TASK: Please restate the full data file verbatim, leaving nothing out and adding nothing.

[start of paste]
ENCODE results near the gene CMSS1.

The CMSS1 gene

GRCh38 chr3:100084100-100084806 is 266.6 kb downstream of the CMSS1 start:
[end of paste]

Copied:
ENCODE results near the gene CMSS1.

The CMSS1 gene

GRCh38 chr3:100084100-100084806 is 266.6 kb downstream of the CMSS1 start: